COVID-19 vaccines are in limited supply. Washington State is currently in Phase 1B, Tier 1 of its COVID-19 vaccine allocation. As production of the vaccines continues, employers have become interested in their ability to require their staff to become vaccinated.
To understand its ability to require vaccinations, an employer needs to assess the risk posed by each of their employees. An employee may only be required to become vaccinated if that employee would otherwise pose a direct threat to the health and safety of individuals in the workplace or the public. Even if an employee posed a direct threat, the employer may need to provide reasonable accommodations in the case of a disability or sincerely held religious belief.
A voluntary (rather than mandatory) vaccination policy is easier to administer and avoids various legal and logistical hurdles. With a voluntary vaccination policy, employers can encourage and incentivize employees to be vaccinated, for instance, by allowing employees to take leave to get vaccinated, paying for the cost of the vaccination, and/or granting additional sick leave to any employee who may suffer side effects from the vaccination.
Recent EEOC Guidance
On December 16, 2020, the EEOC advised that the Americans with Disabilities Act (“ADA”) allows employers to have a qualification standard for employment that includes a “requirement that an individual shall not pose a direct threat to the health and safety of individuals in the workplace.” However, if a safety-based standard, such as a vaccination, would exclude or tend to exclude an individual with a disability, the employer must show that an unvaccinated employee would pose a direct threat due to a “significant risk of substantial harm to the health or safety of the individual or others that cannot be eliminated or reduced by reasonable accommodation.”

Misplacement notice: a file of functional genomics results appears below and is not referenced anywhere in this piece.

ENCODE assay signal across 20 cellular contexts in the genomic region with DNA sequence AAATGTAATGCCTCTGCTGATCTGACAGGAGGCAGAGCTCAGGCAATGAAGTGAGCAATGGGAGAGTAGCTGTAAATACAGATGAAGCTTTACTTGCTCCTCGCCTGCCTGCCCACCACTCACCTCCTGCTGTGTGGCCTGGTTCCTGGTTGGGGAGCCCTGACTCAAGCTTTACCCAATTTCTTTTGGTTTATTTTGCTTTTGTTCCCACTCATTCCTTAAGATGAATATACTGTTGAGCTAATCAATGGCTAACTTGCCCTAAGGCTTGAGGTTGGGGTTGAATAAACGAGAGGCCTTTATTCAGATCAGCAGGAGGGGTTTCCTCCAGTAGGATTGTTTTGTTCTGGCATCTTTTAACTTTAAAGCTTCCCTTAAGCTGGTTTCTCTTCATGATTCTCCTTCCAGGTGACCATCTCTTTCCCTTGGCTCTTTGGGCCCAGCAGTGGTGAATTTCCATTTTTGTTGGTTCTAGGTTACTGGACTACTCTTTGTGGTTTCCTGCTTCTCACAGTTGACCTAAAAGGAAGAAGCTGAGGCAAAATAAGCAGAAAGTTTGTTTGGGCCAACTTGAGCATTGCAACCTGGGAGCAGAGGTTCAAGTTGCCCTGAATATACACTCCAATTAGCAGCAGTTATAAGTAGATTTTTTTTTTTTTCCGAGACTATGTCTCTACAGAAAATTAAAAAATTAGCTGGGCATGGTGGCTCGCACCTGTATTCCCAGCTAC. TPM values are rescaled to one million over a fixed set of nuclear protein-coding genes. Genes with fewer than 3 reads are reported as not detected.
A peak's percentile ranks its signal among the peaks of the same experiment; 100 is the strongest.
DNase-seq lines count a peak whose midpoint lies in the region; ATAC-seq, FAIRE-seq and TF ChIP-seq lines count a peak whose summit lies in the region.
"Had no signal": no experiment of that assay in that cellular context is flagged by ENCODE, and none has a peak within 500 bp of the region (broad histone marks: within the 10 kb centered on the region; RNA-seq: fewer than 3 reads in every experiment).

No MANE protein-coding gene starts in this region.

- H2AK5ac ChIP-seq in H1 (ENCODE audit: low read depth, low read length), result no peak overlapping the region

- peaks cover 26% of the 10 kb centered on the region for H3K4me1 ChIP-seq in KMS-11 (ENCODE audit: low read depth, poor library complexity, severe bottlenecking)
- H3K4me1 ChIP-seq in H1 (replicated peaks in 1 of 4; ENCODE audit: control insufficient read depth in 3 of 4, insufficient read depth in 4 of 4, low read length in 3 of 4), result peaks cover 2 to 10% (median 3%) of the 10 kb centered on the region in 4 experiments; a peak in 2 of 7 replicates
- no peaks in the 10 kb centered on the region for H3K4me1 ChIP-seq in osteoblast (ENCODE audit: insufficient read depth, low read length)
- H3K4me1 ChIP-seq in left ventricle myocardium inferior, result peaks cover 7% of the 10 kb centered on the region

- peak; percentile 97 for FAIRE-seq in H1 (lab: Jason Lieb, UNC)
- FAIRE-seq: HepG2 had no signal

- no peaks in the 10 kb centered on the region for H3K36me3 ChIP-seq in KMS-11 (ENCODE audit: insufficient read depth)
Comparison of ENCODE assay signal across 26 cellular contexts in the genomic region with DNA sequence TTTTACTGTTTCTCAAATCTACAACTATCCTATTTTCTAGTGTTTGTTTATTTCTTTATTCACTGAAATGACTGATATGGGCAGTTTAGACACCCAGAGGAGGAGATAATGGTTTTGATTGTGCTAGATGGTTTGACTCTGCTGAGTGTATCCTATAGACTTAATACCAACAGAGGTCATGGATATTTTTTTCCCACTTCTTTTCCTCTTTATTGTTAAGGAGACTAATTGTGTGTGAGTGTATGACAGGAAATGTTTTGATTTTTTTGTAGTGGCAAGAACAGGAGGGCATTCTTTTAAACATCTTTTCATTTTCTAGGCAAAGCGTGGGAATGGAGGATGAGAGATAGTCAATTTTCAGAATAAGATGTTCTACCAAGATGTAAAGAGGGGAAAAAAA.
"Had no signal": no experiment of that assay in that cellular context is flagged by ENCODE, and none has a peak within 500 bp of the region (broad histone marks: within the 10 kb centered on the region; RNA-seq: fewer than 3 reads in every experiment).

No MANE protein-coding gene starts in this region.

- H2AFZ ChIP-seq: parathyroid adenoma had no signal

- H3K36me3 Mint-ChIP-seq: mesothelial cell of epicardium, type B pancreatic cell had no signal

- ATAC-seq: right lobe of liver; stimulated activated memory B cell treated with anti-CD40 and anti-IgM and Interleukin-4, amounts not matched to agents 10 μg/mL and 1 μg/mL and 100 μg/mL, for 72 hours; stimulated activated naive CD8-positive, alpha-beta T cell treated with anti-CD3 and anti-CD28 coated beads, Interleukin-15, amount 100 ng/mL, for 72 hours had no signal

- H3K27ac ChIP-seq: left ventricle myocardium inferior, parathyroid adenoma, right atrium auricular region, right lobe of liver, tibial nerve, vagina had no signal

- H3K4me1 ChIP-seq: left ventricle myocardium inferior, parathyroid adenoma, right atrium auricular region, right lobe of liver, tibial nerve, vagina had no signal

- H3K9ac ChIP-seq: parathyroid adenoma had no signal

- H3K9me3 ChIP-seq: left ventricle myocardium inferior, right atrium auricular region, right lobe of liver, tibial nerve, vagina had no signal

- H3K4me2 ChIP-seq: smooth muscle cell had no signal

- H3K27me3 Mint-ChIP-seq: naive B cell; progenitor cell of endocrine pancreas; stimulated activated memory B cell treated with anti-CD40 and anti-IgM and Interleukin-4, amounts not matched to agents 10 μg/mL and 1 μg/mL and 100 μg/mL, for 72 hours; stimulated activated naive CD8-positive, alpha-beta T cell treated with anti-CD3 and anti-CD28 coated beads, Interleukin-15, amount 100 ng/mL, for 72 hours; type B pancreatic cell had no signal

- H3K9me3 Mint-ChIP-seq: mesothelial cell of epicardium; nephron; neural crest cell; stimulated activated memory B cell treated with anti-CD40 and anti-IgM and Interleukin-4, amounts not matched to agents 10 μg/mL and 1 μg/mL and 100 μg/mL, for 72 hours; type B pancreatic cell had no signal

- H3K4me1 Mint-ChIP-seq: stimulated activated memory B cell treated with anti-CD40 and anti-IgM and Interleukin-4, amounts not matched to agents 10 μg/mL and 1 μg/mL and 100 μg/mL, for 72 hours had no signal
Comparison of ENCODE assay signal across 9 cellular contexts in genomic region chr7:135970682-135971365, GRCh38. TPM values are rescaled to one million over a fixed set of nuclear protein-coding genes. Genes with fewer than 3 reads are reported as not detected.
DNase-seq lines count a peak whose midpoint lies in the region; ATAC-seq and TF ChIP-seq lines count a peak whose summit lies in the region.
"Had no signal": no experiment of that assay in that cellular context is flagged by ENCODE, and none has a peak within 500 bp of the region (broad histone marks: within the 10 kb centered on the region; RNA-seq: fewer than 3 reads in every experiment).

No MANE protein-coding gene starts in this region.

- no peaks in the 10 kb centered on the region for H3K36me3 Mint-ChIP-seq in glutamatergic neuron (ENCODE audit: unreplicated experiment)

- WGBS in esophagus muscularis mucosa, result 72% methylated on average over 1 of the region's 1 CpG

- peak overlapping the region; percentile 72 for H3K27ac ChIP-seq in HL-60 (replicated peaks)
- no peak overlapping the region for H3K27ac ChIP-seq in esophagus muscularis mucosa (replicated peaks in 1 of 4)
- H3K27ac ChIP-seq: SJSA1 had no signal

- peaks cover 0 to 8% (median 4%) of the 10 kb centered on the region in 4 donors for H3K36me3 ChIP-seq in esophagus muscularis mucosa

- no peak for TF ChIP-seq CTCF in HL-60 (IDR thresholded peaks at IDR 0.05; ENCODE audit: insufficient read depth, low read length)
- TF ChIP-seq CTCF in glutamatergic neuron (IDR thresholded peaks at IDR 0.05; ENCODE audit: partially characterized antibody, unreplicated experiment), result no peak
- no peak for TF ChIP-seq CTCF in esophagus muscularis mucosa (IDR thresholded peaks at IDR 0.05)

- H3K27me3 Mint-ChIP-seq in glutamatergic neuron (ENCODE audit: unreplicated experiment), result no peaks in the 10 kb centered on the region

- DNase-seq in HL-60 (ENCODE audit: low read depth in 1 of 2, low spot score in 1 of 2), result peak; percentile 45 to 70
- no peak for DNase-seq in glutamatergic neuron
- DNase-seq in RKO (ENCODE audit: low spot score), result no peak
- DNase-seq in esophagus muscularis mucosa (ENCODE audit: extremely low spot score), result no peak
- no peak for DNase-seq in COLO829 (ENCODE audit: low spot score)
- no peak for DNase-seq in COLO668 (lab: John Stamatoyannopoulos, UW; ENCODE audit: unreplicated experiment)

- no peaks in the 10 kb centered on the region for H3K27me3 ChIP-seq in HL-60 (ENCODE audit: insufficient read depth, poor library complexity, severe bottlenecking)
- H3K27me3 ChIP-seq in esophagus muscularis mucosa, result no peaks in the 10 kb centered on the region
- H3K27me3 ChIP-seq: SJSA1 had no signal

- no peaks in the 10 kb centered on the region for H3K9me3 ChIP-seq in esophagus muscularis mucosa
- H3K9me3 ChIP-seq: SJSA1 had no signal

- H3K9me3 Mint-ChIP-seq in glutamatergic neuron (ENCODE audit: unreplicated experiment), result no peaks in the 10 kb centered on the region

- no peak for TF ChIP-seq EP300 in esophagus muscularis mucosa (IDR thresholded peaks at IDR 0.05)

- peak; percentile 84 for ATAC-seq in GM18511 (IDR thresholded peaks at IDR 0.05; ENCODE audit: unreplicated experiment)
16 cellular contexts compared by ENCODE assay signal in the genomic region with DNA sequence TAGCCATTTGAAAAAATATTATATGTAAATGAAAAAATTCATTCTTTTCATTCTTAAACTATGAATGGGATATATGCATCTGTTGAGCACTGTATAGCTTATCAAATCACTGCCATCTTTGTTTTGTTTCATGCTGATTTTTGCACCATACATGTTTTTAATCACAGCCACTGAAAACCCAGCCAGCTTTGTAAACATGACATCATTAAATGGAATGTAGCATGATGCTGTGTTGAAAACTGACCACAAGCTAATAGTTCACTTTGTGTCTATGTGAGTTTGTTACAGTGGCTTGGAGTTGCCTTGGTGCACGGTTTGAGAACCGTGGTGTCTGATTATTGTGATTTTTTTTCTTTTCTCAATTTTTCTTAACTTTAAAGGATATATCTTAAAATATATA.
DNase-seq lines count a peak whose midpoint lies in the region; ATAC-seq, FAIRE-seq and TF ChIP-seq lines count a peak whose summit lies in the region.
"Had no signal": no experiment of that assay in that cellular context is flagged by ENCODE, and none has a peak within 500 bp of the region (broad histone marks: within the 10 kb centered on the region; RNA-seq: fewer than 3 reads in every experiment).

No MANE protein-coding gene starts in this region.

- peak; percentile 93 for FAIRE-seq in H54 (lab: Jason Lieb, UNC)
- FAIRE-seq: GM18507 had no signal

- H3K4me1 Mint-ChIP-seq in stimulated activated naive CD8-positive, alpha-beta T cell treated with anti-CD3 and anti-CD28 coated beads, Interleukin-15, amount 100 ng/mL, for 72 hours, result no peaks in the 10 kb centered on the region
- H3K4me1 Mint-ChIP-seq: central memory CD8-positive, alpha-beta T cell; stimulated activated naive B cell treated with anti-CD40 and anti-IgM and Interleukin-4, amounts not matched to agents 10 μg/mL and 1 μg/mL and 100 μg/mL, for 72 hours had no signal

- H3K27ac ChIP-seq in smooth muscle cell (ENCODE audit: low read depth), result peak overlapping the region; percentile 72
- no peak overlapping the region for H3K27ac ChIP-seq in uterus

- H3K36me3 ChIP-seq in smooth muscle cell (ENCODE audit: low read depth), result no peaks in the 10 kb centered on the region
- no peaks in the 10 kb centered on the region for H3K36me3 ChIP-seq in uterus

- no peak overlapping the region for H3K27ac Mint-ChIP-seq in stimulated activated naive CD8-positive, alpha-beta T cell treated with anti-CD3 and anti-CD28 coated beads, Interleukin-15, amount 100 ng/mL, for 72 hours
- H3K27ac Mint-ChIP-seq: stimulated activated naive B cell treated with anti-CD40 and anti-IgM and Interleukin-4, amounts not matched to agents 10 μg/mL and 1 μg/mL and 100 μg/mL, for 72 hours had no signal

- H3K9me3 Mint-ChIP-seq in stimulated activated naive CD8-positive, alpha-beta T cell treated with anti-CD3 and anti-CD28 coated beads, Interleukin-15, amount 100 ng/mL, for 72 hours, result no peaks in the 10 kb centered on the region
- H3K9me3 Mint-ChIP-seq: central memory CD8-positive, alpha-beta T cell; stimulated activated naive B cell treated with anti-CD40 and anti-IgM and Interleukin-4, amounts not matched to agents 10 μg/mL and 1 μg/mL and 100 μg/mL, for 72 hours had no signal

The EEOC advised that employers must conduct an individualized assessment of four factors in determining whether a direct threat exists that an unvaccinated person will expose others to the virus at the worksite: (1) the duration of the risk; (2) the nature and severity of the potential harm; (3) the likelihood that the potential harm will occur; and (4) the imminence of the potential harm. “A conclusion that there is a direct threat would include a determination that an unvaccinated individual will expose others to the virus at the worksite.”
Unvaccinated Employees Posing a Direct Threat
Given the immediate and significant threat posed by COVID-19 for the near future, employers should pay particular attention to the likelihood of infection and spread of COVID-19. The more likely the possibility that nonvaccinated employees will put coworkers and the public at risk, the more compelling the case for a vaccination mandate.
Duration of Risk. The risk of infection and spread of COVID-19 poses a threat to most areas for the near future. COVID-19 daily infections in Washington are not expected to peak for another several weeks, with estimated daily infections of approximately 1,100 in May 2021. Of course, the duration of the risk may change due to unknown future events, such as mutations to the COVID-19 disease, rapid rollout of the vaccinations, etc.
Nature and Severity of the Potential Harm. Again, for most employees, the potential harm of contracting COVID-19 and falling seriously ill is significant. COVID-19 can cause severe illness, including hospitalization, admission to the ICU, intubation or mechanical ventilation, and death. Because COVID-19 is a new disease, we do not fully know the long-term effects of it. However, according to the Centers for Disease Control and Prevention, more serious long-term complications have been reported, including inflammation of the heart muscle, lung function abnormalities, acute kidney injury, rash, hair loss, smell and taste problems, sleep issues, difficulty with concentration, memory problems, depression, anxiety, and changes in mood.